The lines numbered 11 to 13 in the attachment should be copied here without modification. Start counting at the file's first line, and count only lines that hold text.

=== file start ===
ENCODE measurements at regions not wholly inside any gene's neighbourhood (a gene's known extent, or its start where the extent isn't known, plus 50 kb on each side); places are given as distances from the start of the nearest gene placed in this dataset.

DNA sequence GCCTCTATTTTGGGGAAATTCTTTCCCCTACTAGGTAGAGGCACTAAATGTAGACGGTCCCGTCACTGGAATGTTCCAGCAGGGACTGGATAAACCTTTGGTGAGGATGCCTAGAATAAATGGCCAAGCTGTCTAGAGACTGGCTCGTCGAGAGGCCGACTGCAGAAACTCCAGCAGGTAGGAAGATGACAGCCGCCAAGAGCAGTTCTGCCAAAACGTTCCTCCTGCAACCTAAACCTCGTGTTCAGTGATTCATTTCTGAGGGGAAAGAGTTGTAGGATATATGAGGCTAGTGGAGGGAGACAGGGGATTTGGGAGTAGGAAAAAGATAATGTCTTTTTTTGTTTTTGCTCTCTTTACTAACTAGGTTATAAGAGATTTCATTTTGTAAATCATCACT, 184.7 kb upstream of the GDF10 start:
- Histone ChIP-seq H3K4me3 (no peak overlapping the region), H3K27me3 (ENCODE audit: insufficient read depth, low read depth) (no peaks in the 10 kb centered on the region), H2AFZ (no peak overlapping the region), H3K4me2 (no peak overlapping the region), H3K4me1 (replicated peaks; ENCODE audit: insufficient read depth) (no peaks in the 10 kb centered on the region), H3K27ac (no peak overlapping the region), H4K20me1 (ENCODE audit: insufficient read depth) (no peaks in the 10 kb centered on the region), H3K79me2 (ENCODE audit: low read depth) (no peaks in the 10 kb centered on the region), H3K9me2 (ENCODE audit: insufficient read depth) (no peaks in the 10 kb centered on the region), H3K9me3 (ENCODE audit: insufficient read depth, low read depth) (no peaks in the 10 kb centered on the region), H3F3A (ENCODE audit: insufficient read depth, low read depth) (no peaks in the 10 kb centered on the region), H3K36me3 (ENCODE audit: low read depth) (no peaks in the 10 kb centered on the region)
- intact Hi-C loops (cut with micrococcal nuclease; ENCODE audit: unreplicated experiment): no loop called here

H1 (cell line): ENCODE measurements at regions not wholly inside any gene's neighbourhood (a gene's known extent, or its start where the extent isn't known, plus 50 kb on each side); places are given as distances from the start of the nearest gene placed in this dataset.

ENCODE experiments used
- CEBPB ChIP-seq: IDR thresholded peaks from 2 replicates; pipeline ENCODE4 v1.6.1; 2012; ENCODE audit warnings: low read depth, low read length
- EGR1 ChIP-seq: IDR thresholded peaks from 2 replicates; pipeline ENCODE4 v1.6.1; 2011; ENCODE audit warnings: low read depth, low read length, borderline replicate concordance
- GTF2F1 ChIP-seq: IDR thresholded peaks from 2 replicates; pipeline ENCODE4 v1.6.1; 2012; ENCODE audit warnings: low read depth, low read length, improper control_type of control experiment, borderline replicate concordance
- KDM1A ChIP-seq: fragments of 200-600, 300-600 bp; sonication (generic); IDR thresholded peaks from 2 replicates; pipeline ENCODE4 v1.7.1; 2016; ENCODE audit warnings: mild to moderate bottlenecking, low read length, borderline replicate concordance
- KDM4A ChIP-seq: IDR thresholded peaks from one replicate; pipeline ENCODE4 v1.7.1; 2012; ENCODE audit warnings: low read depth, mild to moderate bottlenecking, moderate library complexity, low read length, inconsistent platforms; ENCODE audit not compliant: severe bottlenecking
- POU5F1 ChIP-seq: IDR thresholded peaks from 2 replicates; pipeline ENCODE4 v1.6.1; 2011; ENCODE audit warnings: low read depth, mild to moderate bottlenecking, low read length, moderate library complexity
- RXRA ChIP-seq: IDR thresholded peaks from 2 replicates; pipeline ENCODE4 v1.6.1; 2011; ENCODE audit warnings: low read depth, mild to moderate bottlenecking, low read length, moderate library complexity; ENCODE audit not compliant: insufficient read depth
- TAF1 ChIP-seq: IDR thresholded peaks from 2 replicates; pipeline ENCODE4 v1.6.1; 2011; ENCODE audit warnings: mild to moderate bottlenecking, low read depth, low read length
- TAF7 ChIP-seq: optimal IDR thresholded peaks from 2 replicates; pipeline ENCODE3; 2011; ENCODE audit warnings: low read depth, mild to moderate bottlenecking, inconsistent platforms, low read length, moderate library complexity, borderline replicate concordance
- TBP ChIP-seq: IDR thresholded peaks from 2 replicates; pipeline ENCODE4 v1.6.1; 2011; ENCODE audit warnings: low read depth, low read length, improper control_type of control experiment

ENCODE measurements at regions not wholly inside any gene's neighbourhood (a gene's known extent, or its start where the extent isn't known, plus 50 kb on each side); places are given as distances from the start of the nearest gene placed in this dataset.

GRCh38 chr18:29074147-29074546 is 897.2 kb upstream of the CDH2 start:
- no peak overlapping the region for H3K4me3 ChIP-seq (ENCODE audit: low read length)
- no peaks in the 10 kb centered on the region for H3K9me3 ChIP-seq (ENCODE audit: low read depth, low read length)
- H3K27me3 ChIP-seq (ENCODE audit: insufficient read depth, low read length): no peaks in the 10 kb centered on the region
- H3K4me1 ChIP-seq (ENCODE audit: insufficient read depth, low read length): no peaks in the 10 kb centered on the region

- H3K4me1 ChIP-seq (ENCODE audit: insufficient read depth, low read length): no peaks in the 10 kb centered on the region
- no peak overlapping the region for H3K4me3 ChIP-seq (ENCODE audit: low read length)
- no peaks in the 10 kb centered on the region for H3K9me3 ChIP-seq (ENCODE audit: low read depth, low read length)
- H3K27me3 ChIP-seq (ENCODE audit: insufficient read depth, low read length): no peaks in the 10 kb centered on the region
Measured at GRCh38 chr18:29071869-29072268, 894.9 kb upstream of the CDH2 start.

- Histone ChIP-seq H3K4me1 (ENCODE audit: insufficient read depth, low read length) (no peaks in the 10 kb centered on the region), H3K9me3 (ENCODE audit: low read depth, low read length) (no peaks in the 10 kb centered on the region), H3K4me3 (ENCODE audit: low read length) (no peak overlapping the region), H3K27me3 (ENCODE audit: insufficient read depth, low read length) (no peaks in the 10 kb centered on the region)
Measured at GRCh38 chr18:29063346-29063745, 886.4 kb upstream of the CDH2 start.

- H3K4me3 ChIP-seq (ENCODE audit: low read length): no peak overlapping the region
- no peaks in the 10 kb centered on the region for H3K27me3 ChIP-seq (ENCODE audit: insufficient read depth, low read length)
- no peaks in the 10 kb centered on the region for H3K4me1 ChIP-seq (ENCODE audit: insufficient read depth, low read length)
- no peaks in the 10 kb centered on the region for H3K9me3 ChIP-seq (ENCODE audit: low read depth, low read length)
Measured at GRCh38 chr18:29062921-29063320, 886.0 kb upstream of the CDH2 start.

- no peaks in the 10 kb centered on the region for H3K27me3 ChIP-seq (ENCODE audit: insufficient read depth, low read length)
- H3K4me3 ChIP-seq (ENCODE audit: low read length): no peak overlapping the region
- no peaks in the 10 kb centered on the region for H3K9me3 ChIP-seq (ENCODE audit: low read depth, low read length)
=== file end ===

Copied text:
- KDM4A ChIP-seq: IDR thresholded peaks from one replicate; pipeline ENCODE4 v1.7.1; 2012; ENCODE audit warnings: low read depth, mild to moderate bottlenecking, moderate library complexity, low read length, inconsistent platforms; ENCODE audit not compliant: severe bottlenecking
- POU5F1 ChIP-seq: IDR thresholded peaks from 2 replicates; pipeline ENCODE4 v1.6.1; 2011; ENCODE audit warnings: low read depth, mild to moderate bottlenecking, low read length, moderate library complexity
- RXRA ChIP-seq: IDR thresholded peaks from 2 replicates; pipeline ENCODE4 v1.6.1; 2011; ENCODE audit warnings: low read depth, mild to moderate bottlenecking, low read length, moderate library complexity; ENCODE audit not compliant: insufficient read depth